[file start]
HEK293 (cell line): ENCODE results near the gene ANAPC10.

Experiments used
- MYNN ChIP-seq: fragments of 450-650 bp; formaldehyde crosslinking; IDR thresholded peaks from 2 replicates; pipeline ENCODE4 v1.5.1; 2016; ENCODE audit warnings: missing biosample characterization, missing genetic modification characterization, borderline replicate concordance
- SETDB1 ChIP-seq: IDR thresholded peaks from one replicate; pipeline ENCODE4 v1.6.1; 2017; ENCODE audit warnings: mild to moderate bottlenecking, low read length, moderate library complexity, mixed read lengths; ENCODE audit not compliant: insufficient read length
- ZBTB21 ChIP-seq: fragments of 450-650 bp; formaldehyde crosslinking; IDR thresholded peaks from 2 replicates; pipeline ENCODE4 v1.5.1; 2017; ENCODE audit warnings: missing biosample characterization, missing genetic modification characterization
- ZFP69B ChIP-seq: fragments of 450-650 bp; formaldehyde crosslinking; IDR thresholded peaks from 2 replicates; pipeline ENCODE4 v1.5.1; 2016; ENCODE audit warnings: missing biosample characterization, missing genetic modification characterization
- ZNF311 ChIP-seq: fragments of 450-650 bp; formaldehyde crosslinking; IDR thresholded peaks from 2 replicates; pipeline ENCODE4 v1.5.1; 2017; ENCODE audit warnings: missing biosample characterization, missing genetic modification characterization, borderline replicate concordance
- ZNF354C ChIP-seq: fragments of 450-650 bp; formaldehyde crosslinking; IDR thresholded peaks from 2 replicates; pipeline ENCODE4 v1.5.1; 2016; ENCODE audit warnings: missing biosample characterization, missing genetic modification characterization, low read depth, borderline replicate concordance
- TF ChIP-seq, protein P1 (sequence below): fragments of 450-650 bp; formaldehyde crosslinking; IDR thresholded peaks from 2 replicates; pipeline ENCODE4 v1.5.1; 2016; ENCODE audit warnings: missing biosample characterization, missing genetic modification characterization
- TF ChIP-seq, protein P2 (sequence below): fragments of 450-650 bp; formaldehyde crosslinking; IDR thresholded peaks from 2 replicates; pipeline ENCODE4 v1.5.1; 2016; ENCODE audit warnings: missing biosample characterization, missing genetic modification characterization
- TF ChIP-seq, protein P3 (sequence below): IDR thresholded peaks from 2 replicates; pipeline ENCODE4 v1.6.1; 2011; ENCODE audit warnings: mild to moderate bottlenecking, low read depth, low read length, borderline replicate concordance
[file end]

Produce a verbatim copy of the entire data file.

HEK293 (cell line): ENCODE results near the gene ANAPC10.

Experiments used
- MYNN ChIP-seq: fragments of 450-650 bp; formaldehyde crosslinking; IDR thresholded peaks from 2 replicates; pipeline ENCODE4 v1.5.1; 2016; ENCODE audit warnings: missing biosample characterization, missing genetic modification characterization, borderline replicate concordance
- SETDB1 ChIP-seq: IDR thresholded peaks from one replicate; pipeline ENCODE4 v1.6.1; 2017; ENCODE audit warnings: mild to moderate bottlenecking, low read length, moderate library complexity, mixed read lengths; ENCODE audit not compliant: insufficient read length
- ZBTB21 ChIP-seq: fragments of 450-650 bp; formaldehyde crosslinking; IDR thresholded peaks from 2 replicates; pipeline ENCODE4 v1.5.1; 2017; ENCODE audit warnings: missing biosample characterization, missing genetic modification characterization
- ZFP69B ChIP-seq: fragments of 450-650 bp; formaldehyde crosslinking; IDR thresholded peaks from 2 replicates; pipeline ENCODE4 v1.5.1; 2016; ENCODE audit warnings: missing biosample characterization, missing genetic modification characterization
- ZNF311 ChIP-seq: fragments of 450-650 bp; formaldehyde crosslinking; IDR thresholded peaks from 2 replicates; pipeline ENCODE4 v1.5.1; 2017; ENCODE audit warnings: missing biosample characterization, missing genetic modification characterization, borderline replicate concordance
- ZNF354C ChIP-seq: fragments of 450-650 bp; formaldehyde crosslinking; IDR thresholded peaks from 2 replicates; pipeline ENCODE4 v1.5.1; 2016; ENCODE audit warnings: missing biosample characterization, missing genetic modification characterization, low read depth, borderline replicate concordance
- TF ChIP-seq, protein P1 (sequence below): fragments of 450-650 bp; formaldehyde crosslinking; IDR thresholded peaks from 2 replicates; pipeline ENCODE4 v1.5.1; 2016; ENCODE audit warnings: missing biosample characterization, missing genetic modification characterization
- TF ChIP-seq, protein P2 (sequence below): fragments of 450-650 bp; formaldehyde crosslinking; IDR thresholded peaks from 2 replicates; pipeline ENCODE4 v1.5.1; 2016; ENCODE audit warnings: missing biosample characterization, missing genetic modification characterization
- TF ChIP-seq, protein P3 (sequence below): IDR thresholded peaks from 2 replicates; pipeline ENCODE4 v1.6.1; 2011; ENCODE audit warnings: mild to moderate bottlenecking, low read depth, low read length, borderline replicate concordance